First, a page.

Discussion:  “Big Bang” – a lot of energy – What is energy?

Asked kids:  If you were asked to describe energy, what would you tell someone?
Energy is the ability or capacity to do work

And what is work? 
Work is done when something, regardless of size, moves. 
In other words, energy is needed to cause motion.

Energy itself is generally divided into two categories:  Kinetic and Potential
Potential energy is stored energy that is waiting to work:

DEMO: Rubber Band --stretched a rubber band --this rubber band is holding potential energy -- Potential energy can be found in many forms – chemical, mechanical, nuclear, gravitational, and electrical. Gasoline, for example, is a chemical form of potential energy.
Let go of rubber band and watched it fly -- Kinetic energy is essentially the opposite of potential energy -- kinetic energy is energy in motion that is actually doing work. That rubber band flying is experiencing kinetic energy. So is a baseball being thrown or a person bicycling down the road. Where gasoline in a can is an example of potential energy, the fire that gasoline creates would be an example of kinetic energy.

Showed Youtube Song: Potential vs. Kinetic Energy

Anywhere you see motion there is energy. Even in classic cartoons!
Potential Energy: Wile E Coyote & Roadrunner

Demo:  The Slinky!  “Walked” slinky down a set of stairs made from boxes:
The Slinky, which has been around since the 1940′s, provides an excellent example of potential and kinetic energy. When a slinky is sitting at the top of a set of stairs at rest, it is holding potential energy; as soon as it starts to “walk” down the stairs, it is experiencing kinetic energy.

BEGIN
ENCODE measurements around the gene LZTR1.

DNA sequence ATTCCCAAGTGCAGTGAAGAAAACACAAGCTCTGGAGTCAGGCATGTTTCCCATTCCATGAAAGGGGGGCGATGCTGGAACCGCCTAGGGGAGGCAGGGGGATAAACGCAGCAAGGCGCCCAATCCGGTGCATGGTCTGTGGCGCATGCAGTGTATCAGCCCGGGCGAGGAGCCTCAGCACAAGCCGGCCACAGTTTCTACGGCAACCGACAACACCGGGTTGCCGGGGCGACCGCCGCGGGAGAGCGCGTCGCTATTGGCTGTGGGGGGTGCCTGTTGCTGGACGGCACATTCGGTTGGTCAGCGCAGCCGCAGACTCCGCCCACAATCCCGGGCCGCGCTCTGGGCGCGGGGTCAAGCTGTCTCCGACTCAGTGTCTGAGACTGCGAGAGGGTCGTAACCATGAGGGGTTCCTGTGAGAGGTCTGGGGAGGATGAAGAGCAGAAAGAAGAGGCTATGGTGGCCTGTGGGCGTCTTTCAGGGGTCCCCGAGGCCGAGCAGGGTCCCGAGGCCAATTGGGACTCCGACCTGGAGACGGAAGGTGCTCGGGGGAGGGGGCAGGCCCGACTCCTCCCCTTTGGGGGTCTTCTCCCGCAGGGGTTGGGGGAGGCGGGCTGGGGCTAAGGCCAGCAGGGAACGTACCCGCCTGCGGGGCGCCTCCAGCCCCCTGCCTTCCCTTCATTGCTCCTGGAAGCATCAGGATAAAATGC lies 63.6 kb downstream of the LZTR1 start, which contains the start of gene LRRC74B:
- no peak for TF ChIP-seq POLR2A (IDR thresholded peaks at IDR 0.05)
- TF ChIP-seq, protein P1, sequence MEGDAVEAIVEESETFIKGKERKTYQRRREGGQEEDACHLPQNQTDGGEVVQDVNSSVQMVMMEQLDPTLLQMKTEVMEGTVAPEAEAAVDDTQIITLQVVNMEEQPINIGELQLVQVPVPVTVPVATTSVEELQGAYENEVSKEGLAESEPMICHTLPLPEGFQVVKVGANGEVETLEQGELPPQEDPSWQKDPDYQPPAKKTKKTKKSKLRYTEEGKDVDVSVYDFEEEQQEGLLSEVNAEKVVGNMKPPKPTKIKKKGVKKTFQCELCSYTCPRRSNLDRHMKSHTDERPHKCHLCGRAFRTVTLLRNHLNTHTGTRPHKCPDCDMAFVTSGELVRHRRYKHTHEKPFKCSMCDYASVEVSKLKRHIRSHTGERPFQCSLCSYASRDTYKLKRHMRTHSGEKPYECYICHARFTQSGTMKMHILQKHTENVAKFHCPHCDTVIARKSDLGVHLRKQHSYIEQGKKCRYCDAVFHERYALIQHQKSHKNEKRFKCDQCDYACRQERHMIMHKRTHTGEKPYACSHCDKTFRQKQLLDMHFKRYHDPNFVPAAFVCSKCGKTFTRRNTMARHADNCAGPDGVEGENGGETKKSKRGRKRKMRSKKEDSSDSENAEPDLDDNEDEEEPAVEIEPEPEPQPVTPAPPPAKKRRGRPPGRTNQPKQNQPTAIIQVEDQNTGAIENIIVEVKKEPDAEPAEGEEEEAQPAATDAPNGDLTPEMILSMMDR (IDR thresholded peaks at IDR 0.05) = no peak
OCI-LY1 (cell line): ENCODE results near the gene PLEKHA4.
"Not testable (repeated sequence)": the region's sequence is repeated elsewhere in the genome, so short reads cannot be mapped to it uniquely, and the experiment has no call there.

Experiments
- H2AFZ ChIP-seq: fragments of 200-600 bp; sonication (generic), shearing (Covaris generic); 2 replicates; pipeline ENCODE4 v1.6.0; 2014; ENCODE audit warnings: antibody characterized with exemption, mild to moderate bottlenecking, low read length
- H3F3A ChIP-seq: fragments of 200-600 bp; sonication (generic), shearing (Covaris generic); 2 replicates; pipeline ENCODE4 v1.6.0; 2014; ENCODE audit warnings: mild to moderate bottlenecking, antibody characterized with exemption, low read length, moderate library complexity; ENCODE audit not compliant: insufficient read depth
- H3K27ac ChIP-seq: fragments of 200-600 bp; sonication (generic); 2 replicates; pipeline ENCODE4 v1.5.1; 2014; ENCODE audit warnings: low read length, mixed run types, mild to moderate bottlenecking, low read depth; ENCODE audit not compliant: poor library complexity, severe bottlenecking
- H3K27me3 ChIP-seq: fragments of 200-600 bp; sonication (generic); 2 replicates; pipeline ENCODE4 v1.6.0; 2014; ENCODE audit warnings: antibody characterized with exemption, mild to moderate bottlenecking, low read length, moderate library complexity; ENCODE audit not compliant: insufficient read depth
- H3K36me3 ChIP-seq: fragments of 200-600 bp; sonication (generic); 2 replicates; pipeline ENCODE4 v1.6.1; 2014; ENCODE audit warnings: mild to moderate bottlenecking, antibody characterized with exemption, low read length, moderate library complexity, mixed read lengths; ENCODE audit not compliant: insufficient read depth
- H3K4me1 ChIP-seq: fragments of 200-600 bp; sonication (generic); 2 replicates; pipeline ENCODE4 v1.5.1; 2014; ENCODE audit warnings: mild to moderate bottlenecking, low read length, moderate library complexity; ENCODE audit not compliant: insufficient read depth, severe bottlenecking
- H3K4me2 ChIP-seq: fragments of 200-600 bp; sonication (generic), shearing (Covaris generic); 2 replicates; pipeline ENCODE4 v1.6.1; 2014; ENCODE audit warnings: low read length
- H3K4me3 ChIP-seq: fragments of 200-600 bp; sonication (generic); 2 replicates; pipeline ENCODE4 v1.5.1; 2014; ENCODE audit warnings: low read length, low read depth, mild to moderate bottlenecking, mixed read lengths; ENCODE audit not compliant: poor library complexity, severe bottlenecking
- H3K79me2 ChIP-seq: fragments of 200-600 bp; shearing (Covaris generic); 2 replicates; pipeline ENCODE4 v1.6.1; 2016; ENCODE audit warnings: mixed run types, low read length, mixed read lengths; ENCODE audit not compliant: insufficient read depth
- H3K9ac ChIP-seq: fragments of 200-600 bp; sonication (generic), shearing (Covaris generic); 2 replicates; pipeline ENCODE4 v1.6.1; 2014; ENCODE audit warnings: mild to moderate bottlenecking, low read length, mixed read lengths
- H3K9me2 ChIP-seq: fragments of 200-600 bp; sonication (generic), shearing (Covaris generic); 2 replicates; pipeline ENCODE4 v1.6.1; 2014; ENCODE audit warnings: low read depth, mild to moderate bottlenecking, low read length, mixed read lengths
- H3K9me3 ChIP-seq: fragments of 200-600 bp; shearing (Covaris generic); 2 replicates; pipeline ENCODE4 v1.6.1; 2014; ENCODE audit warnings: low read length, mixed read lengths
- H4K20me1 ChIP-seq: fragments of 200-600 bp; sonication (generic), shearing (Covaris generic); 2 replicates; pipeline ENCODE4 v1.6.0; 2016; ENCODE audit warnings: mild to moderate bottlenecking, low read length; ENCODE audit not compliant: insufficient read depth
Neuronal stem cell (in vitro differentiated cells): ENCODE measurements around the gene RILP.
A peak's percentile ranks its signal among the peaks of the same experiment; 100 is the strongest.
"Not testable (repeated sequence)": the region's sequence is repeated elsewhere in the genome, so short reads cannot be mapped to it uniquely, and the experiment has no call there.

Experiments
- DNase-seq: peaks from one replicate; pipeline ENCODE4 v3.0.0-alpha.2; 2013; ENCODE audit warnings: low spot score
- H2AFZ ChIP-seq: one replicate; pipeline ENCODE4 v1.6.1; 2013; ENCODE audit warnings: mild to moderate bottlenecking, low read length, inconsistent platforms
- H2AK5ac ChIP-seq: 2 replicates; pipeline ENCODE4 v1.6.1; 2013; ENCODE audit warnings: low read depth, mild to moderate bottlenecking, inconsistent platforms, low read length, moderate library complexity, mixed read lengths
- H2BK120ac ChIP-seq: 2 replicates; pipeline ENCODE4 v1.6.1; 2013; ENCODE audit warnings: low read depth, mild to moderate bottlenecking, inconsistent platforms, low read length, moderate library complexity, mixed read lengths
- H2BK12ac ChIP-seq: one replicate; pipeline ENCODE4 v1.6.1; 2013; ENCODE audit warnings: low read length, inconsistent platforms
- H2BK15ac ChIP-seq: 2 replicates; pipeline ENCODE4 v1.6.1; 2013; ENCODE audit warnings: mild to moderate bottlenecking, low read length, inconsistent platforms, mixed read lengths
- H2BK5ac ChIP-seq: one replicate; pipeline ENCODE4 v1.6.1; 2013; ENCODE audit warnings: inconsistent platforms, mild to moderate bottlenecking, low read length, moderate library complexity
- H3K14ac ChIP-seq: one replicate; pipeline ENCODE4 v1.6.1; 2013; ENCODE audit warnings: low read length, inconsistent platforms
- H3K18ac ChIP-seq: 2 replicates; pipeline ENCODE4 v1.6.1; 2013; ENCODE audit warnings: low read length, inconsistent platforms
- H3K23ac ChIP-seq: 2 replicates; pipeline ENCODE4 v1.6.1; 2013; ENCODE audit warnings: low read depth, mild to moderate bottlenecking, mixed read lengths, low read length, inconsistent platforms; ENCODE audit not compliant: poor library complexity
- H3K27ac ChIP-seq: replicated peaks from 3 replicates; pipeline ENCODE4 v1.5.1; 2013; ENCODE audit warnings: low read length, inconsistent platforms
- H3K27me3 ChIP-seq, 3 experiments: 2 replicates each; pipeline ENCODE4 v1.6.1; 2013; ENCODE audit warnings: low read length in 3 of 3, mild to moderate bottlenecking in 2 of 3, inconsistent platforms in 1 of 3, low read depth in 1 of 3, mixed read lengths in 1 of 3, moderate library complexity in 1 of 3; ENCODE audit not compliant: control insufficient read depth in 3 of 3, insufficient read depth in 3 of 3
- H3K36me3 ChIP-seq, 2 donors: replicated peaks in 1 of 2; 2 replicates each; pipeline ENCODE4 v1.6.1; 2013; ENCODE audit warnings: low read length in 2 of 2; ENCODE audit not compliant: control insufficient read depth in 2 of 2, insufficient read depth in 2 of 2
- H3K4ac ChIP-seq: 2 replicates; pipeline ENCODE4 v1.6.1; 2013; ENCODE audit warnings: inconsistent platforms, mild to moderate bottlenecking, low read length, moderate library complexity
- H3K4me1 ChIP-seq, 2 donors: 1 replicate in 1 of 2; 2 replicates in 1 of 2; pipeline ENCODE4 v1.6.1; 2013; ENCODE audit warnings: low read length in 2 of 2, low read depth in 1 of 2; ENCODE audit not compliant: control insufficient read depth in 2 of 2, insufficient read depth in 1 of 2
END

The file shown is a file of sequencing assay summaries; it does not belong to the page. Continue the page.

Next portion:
Slinky dropping down hanging mid-air: https://www.youtube.com/watch?v=oKb2tCtpvNU

Demo:  the balancing egg.  Half-fill a paper cup with water and set it on the table. Center a pie pan on top of the cup, with a TP tube standing in the pan. Balance an egg atop the tube. Strike the rim of the pie pan from the side, causing it to fly out and take the tube with it. The egg will hover in mid-air for a split second because of inertia. Gravity will then cause it to fall straight down into the water, unharmed.
“But what if you WANT to hurl something through the air?” 

Different kinds of catapults - sling shots, trebuchets, and even aircraft catapults.

Mentioned opening video a sneaky grasshopper catapulted lots of bugs off of a leaf.

“the world’s largest slingshot,”: http://www.youtube.com/watch?v=lfJYGHOn3os
Catapults used in medieval warfare:  Making of Warwick Castle Trebuchet 
Giant trebuchet hurls a piano

Project time:  Now we are going make catapults.

Catapults are another example of potential energy. When we pull the lever (or spoon) back, stretching the rubber band, potential energy in the spoon is transformed into kinetic energy when we release the spoon and let the pompoms fly!
(We used pom-poms instead of marshmallows out of food allergy concerns…the kids loved choosing their favorite colors and it made it easy to identify which catapult shot had the greatest distance.) 

Children had the choice of making two different models:

Simple catapult design (we recommended this for our 1st & 2nd graders)

Target Practice from PBS’s program FETCH (more complicated, so we suggested that 3rd-5th graders might want to try it.)

Then kids practiced launching pom-poms into a literature display rack we set up.
After the kids made and tested their models, they were encouraged to modify them.  One father, watching the fun, created a great model of his own!

BWL 7/14